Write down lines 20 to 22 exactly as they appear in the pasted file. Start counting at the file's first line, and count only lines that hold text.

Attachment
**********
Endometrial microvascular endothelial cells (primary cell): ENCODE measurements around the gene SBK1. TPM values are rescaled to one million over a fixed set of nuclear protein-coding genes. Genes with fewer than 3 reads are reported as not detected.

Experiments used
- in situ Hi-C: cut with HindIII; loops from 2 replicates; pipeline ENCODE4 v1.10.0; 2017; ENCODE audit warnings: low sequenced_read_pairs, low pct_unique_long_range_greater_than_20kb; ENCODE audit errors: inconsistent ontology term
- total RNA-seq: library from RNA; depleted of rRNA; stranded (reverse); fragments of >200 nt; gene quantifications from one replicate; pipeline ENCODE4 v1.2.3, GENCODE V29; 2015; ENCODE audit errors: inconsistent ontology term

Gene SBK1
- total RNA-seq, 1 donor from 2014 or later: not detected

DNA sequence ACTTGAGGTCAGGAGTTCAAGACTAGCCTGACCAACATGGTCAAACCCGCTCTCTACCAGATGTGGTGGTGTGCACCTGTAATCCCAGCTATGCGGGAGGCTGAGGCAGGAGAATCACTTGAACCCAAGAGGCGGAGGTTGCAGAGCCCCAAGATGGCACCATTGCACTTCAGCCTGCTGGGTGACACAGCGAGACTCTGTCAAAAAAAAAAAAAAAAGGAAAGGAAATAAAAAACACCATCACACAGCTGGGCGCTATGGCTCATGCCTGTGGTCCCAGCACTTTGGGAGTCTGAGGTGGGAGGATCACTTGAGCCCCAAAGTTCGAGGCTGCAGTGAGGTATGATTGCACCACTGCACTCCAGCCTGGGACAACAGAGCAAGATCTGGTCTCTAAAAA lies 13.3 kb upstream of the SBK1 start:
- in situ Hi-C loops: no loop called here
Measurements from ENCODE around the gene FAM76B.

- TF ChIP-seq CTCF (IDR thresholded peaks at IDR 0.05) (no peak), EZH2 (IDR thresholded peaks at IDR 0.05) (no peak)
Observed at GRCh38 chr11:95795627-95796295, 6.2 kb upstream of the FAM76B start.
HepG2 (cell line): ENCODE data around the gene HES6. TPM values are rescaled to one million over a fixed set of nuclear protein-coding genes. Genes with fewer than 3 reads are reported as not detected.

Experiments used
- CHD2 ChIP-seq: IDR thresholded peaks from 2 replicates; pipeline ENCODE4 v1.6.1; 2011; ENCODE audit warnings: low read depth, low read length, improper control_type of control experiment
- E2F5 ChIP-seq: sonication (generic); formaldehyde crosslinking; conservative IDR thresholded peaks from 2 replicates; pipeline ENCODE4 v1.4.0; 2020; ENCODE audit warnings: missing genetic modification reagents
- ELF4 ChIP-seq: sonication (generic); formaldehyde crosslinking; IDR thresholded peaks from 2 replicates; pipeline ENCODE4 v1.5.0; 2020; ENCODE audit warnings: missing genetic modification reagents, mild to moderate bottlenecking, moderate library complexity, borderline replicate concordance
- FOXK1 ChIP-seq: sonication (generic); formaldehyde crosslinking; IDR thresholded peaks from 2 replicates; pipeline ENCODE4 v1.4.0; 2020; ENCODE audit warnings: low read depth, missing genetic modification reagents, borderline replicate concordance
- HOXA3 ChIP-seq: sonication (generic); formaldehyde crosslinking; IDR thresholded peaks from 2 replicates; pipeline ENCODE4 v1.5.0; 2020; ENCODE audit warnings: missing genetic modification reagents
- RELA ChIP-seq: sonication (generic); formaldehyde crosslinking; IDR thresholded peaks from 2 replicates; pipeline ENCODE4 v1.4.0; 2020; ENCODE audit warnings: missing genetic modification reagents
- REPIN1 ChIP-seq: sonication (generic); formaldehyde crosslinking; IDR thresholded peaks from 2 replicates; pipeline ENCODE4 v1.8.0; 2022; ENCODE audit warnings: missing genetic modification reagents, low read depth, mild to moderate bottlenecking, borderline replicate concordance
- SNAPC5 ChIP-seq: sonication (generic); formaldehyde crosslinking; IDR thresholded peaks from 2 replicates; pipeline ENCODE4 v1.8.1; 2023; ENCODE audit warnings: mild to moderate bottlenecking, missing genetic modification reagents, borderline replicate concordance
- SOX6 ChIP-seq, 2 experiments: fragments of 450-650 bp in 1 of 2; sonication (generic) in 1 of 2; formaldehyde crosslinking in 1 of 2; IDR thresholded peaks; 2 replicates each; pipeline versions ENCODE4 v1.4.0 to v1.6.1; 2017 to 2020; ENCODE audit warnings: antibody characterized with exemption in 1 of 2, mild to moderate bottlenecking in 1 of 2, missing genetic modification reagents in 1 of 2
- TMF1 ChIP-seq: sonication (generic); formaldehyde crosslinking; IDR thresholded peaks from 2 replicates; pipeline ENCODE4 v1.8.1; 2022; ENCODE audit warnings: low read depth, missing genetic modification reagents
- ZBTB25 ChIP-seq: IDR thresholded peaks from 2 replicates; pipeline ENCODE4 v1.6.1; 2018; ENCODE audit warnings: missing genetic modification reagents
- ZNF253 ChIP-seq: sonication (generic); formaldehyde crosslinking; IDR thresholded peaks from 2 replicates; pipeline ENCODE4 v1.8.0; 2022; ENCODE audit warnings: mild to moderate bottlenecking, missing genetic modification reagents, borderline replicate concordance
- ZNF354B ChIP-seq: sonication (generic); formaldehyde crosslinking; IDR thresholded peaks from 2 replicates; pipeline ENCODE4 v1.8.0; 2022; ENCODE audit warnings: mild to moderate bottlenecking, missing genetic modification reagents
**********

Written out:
- REPIN1 ChIP-seq: sonication (generic); formaldehyde crosslinking; IDR thresholded peaks from 2 replicates; pipeline ENCODE4 v1.8.0; 2022; ENCODE audit warnings: missing genetic modification reagents, low read depth, mild to moderate bottlenecking, borderline replicate concordance
- SNAPC5 ChIP-seq: sonication (generic); formaldehyde crosslinking; IDR thresholded peaks from 2 replicates; pipeline ENCODE4 v1.8.1; 2023; ENCODE audit warnings: mild to moderate bottlenecking, missing genetic modification reagents, borderline replicate concordance
- SOX6 ChIP-seq, 2 experiments: fragments of 450-650 bp in 1 of 2; sonication (generic) in 1 of 2; formaldehyde crosslinking in 1 of 2; IDR thresholded peaks; 2 replicates each; pipeline versions ENCODE4 v1.4.0 to v1.6.1; 2017 to 2020; ENCODE audit warnings: antibody characterized with exemption in 1 of 2, mild to moderate bottlenecking in 1 of 2, missing genetic modification reagents in 1 of 2